Study highlights a slowed global aquaculture growth rate and need to rebuild wild fish stocks

Responsible Seafood Advocate

‘Production is increasing, just not as quickly,’ UBC study concludes

aquaculture growth
The growth rate of seafood farming worldwide peaked in 1996 according to a UBC study, highlighting the importance of rebuilding wild fish stocks to feed future global demand. Photo by Alexey Komissarov.

The global aquaculture growth rate peaked in 1996, according to research from the University of British Columbia (UBC), highlighting the importance of rebuilding wild fish stocks to feed future global demand. The study, published in Frontiers in Marine Science, found that if we were to rely only on aquaculture to meet the demand for seafood by 2030, the world’s production would need to grow at three times the current projected rate.

“We also projected that if the world relies solely on aquaculture to meet seafood demand, we would face a seafood shortage of about 71 million tons a year by 2030, if farmed seafood production continues growing at its current rate,” said Dr. Muhammed Oyinlola, a postdoctoral fellow in the UBC department of zoology and the Institut National de la Recherche Scientifique.

Currently, there is considerable focus on the growth rate of the seafood industry and the potential of aquaculture in solving future food security issues caused by overfishing, climate change and other factors. Calling it a “sense of over-optimism” about seafood farming and production, the researchers decided to test it using aquaculture production data from 1950 to 2018. They calculated the average growth rate for most farmed seafood species and countries around the world and found this growth has already peaked in 1996, at 14 percent, and is now in decline.

“This is the average growth rate – production is still increasing, just not as quickly,” said Dr. Rashid Sumaila, a professor in UBC’s Institute for the Oceans and Fisheries and the school of public policy and global affairs. “This is the nature of any industry: initial growth is fast, but reaches a peak and tapers off when it faces the inevitable constraints; in this case, things like adequate space, access to water, availability of fish needed to make fishmeal and so on. Leveling off doesn’t mean aquaculture is not contributing to global seafood production, it’s just not contributing as much as many are hyping it up to be.”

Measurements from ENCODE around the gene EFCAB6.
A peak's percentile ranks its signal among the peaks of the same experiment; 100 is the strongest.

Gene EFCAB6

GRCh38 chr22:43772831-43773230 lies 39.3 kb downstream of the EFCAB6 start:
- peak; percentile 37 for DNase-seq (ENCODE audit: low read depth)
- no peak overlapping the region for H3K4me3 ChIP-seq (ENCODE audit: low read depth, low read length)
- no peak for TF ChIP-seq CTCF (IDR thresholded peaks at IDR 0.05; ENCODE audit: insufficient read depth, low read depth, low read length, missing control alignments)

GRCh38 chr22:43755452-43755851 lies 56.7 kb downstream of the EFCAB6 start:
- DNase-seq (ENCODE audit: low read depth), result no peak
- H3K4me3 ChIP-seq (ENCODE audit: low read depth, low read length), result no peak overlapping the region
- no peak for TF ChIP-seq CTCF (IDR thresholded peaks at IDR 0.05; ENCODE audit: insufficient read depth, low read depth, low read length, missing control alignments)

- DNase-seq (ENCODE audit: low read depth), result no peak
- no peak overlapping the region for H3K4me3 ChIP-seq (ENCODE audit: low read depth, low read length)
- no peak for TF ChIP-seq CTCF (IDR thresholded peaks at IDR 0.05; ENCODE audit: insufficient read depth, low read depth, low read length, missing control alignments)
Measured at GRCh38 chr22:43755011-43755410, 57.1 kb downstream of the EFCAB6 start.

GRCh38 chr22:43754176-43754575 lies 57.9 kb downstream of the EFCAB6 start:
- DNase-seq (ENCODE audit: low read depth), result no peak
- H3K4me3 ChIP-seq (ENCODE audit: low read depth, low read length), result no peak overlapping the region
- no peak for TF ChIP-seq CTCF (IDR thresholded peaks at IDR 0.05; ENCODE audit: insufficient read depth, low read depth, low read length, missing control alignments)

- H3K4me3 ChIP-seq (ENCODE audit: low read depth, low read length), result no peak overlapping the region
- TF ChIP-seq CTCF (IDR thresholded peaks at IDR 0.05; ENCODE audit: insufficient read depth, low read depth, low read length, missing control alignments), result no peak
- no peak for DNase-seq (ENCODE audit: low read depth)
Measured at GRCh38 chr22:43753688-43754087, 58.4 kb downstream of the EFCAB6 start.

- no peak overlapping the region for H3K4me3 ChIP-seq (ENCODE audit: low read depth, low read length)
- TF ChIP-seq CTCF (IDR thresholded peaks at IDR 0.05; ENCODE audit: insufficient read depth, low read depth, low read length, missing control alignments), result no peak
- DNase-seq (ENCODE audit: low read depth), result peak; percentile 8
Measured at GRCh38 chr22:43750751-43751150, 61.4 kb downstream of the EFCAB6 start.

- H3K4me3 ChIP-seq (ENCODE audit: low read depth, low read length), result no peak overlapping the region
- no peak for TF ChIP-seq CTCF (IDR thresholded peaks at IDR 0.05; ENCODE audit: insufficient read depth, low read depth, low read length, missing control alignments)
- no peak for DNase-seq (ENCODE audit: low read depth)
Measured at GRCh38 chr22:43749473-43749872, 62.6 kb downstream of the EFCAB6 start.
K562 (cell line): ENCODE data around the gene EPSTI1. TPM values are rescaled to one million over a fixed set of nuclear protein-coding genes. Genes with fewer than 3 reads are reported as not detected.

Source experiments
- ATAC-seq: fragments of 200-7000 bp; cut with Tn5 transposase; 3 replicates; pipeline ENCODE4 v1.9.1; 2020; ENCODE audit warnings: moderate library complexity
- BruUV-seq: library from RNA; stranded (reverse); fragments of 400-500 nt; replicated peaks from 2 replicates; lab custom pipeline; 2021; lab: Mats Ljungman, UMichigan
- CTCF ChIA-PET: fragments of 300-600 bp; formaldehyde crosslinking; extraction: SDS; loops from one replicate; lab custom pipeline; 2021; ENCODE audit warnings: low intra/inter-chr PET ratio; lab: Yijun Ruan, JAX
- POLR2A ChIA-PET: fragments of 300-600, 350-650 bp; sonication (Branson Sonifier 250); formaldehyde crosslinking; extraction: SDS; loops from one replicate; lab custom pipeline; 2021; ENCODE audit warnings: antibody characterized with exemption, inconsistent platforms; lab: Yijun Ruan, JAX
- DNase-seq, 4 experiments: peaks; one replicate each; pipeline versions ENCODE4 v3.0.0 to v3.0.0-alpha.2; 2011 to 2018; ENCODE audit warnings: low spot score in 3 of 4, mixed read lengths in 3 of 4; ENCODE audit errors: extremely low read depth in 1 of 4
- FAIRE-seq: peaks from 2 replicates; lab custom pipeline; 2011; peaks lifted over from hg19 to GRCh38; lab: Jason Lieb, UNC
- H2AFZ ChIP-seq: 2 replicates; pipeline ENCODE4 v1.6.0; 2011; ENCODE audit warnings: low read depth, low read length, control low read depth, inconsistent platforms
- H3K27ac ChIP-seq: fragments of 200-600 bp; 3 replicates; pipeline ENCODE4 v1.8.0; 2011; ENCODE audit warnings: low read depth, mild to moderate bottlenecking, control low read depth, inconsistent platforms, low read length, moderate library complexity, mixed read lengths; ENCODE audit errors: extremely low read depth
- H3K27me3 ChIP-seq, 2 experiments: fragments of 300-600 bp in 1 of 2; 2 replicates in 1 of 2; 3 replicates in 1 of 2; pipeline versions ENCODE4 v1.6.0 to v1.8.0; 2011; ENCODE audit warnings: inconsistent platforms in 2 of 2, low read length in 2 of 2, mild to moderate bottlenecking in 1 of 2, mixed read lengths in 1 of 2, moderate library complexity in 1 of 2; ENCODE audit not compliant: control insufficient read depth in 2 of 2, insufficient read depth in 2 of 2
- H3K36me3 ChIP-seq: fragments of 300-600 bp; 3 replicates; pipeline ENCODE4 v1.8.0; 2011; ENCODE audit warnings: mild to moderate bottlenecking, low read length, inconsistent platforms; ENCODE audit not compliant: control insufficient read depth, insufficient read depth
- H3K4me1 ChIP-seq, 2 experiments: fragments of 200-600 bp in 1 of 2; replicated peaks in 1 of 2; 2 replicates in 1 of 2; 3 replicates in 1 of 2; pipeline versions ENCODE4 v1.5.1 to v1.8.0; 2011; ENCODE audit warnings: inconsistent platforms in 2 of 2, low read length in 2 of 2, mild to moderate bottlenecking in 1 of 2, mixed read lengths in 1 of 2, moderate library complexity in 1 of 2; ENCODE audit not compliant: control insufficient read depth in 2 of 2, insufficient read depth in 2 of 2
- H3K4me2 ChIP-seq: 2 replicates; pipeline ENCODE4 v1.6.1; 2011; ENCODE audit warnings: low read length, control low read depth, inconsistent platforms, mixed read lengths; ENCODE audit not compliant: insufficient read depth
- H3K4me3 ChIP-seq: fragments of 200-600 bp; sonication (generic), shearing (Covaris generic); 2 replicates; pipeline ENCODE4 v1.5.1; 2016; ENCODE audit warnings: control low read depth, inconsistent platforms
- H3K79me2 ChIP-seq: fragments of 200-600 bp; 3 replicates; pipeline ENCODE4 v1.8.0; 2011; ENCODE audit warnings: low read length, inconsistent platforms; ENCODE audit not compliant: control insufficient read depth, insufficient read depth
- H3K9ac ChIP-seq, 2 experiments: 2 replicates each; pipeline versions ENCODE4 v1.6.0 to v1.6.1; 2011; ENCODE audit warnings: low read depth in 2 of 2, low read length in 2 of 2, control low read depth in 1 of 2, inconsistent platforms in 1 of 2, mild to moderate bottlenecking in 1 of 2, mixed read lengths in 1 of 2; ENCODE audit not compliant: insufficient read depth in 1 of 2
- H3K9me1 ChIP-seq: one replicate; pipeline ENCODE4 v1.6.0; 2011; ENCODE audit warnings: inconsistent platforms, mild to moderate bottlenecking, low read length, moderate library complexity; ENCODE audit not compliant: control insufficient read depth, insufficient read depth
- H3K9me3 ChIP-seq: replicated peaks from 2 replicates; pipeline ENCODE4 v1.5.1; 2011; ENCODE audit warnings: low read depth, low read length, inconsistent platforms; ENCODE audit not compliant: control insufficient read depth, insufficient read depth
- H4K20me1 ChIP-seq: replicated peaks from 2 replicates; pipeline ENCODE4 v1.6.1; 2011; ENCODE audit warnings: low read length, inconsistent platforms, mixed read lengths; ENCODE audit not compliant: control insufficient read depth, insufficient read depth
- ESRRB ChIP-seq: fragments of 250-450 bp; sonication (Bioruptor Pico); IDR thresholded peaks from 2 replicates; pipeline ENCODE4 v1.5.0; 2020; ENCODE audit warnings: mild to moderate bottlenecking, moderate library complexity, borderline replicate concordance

According to the findings, Atlantic salmon saw the biggest drop in aquaculture production growth for a species: from 314 percent prior to 1970 to just 0.9 percent in 2018. But shellfish farming also showed a downward trend.

“We were surprised to find that growth in shellfish farming is also declining, because shellfish don’t require feeding with fishmeal, so there are technically fewer barriers for farming shellfish than finfish,” said Oyinlola.

Spatial distribution of global mariculture production

Faced with these findings, the researchers conclude that “we can’t just rely solely on aquaculture for our seafood needs.” Instead, the team highlights the need to maintain and rebuild wild fish stocks, which is “good for nature but also good for human health and food security.”

“Farmed food is usually very specialized in that very few species are farmed based on market demand,” said Oyinlola. “Without wild fish stocks, we would lose biodiversity. One result of this lack of diversity would be a loss of nutritional value for humans, as smaller fish like sardines are loaded with micronutrients, but tuna is what sells.”

“We need aquaculture, we just need to manage it wisely, and not oversell its potential,” said Sumaila.

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